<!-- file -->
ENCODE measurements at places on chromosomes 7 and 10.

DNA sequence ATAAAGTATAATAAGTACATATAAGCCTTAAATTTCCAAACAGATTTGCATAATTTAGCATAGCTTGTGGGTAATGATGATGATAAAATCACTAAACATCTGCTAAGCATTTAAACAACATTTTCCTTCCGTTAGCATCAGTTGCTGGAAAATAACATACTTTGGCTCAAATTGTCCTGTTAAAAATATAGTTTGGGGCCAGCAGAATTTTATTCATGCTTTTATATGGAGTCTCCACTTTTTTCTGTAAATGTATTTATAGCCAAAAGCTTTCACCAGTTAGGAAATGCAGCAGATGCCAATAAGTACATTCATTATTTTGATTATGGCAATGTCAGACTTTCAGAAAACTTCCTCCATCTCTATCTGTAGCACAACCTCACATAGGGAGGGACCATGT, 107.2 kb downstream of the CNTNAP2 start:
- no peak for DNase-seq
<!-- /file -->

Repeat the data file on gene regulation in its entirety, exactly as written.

ENCODE measurements at places on chromosomes 7 and 10.

DNA sequence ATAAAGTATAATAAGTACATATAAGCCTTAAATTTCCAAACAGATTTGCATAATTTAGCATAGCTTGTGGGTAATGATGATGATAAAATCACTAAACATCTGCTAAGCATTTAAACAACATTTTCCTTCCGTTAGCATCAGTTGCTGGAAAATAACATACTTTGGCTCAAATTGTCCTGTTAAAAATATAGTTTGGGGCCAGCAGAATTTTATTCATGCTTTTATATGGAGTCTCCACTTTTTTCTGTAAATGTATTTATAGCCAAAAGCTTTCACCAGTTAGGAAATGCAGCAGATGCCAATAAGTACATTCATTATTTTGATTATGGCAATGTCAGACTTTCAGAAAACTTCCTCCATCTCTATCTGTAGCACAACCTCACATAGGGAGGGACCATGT, 107.2 kb downstream of the CNTNAP2 start:
- no peak for DNase-seq